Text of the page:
Once I took care of those, that was that & off I went. No more readers required, because ultimately, any work, even books already on the bestseller lists, can be hacked up by a Beta reader.

To answer your question... No, there is no set time for Beta reading, unless you & the Beta had come to a prearranged agreement. I sympathize with your desire to move forward and take the next step, but here's what I want you to truly consider.

Do not let your self-imposed wants for your project supersede the project's needs.

It goes without saying that because I'm so anti-Beta, I don't think you should enlist another. Without knowing the pre-existing relationship you have with your new reader, I have to caution you & say that just just because a Beta is willing does not mean they'll be good for you. I see this all the time in writers' forums - people post samples & all red-ink hell breaks loose. Writers who hate present tense eviscerate authors who write in such a narrative style. Literary types see through their own eyes and dissect prose intended for the YA audience. It is for sure a too-many-cooks scenario, and ultimately, you alone have to be the captain of your work. As you would want your Betas to be merciless, so too should you be allowed to pull the plug on their efforts should you decide it's time to move on. Just remember, you also empowered the readers to take on the task of reviewing, so this should also be a decision you might want to consider standing by if you've found their assistance valuable.

It's true, Mel... Patience is a virtue. Do you want a 4-Star book that's ready in August, or a 3-Star book you can have next week?

Melanie Avila said...

Z - you're right. It takes time and this isn't an industry known for its speed. That's partially why I asked. I don't want my readers to give up on me, nor have I changed my mind about their value to me.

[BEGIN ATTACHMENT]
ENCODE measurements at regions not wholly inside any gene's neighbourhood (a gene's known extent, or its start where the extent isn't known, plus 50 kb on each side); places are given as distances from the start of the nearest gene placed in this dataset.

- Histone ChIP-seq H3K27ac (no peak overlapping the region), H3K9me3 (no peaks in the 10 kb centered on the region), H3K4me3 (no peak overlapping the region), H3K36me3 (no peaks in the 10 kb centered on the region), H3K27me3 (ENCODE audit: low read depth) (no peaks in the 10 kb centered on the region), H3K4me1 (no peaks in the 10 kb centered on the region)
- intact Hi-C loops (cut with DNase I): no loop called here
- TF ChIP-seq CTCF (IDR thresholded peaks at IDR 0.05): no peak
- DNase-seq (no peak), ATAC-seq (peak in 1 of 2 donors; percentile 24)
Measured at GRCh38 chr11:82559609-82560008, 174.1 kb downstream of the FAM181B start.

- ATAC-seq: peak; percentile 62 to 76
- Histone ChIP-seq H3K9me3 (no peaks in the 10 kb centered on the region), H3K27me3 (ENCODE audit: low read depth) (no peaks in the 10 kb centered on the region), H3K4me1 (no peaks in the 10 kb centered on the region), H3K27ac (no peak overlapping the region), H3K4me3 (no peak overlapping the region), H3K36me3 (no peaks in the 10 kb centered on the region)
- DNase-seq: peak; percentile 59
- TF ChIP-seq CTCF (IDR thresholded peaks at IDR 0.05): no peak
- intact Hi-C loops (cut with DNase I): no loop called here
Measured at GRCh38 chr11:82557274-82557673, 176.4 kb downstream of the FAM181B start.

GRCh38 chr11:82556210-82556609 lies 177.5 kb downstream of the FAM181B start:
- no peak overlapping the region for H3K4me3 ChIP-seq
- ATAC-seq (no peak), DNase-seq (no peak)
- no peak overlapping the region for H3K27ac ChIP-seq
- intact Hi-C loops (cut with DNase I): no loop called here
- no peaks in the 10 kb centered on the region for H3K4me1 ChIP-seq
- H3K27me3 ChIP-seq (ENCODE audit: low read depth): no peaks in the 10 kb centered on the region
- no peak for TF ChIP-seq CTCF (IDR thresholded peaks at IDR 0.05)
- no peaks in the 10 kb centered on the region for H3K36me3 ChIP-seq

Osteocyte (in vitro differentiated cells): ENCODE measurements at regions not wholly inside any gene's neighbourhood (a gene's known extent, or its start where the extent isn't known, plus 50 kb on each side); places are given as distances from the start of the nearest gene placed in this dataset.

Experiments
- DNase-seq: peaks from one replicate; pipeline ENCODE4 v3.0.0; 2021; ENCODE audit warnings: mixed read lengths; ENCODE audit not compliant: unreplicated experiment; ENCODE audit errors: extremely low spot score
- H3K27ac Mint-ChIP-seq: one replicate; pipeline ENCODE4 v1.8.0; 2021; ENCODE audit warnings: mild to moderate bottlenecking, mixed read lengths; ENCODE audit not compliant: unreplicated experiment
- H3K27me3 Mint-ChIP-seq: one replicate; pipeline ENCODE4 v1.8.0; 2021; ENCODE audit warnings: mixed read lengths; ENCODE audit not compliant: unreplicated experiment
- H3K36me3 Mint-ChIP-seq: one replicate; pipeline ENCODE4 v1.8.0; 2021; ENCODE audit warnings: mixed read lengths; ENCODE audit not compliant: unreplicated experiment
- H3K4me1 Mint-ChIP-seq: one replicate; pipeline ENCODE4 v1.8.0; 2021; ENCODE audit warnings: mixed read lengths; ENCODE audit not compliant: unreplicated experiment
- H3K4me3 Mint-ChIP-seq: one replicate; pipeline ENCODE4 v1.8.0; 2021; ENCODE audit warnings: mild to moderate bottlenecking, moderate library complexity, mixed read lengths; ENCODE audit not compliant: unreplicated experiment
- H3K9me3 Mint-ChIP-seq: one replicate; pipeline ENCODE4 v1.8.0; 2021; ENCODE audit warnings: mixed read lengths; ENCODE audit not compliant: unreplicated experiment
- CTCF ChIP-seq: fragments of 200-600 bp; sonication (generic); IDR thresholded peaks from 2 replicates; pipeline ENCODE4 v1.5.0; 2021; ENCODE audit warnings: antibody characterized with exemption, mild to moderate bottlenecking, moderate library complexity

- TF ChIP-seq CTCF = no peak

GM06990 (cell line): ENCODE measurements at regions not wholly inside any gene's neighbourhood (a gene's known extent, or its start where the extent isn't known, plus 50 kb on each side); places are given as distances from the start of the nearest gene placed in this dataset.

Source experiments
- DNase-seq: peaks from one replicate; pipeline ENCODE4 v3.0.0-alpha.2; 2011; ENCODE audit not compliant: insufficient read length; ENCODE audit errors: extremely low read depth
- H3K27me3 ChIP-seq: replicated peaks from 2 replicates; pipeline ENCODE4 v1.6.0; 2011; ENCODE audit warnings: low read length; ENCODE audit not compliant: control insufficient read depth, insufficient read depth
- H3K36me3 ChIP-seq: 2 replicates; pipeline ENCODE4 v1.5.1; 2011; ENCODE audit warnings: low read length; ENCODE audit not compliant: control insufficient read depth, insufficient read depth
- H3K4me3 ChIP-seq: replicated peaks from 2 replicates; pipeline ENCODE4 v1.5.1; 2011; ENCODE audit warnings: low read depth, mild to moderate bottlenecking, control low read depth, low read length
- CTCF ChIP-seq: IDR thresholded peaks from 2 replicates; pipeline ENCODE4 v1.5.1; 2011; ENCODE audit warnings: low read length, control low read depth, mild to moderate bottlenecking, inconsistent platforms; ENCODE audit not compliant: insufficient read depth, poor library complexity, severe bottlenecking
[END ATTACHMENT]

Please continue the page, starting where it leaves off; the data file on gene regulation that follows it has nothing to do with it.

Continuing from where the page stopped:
Since posting this yesterday I was thinking how my dilemma is similar (in my head anyway) to those writers who have partials or fulls with agents but then don't hear back for awhile. I've heard them ask numerous times what's the proper protocol and how long should you wait before asking what's going on.

I'm worried I've already jeopardized one of those relationships, but only time will tell with that.

There are sections that I know need to be cut but because I'm so close to the story I've had a hard time determining that for myself. I've read it and thought it was all crap, then I'll go back and find it all quite amusing (my goal). I need an outsider who's not emotionally involved so they can be ruthless.

Ahhh... I'll do my best to give it more time. Thanks.

Jerry Waxler said...

I say forget the timeframe. Since they are working for free, they'll do it when they do it.

Here are 3 suggestions: more readers, cut it into sections and get feedback from more standard critique groups, or to get feedback about the overall organization of the book, write a synopsis and ask for feedback on that. I would consider volunteering for any of these 3 without any commitment to timeframe. By the way, I'm currently reading a memoir by one of your fellow mexican expat writers Native State by Tony Cohan, so I could sort of roll yours with his (in my mind anyway).

What's in it for me? Maybe I'll get some interesting material for my blog about memoir writing.

Someone suggested that finding a good group of readers is as hard as starting a band. It requires subtle chemistry that seems to have a mind of its own.

Memory Writers Network

Janna Qualman said...

I'm like Turkey; If I'm betaing, I turn it around as quickly as possible. I don't want the writer sitting on pins and needles, blaming ME for not being able to move forward. Maybe you should pester 'em... ;)


Melanie Avila said...

Jerry - I've decided to start working on my synopsis so I can possibly spot the holes myself and feel like I'm being productive. I had some wise advice over the weekend and I don't know why I was thinking this process should be any faster or easier for me than other writers.

I'll keep your offer in mind, thank you. :)

Melanie Avila said...

We haven't been there but I know Ibis would like to check it out. It sounds like you have quite a life there!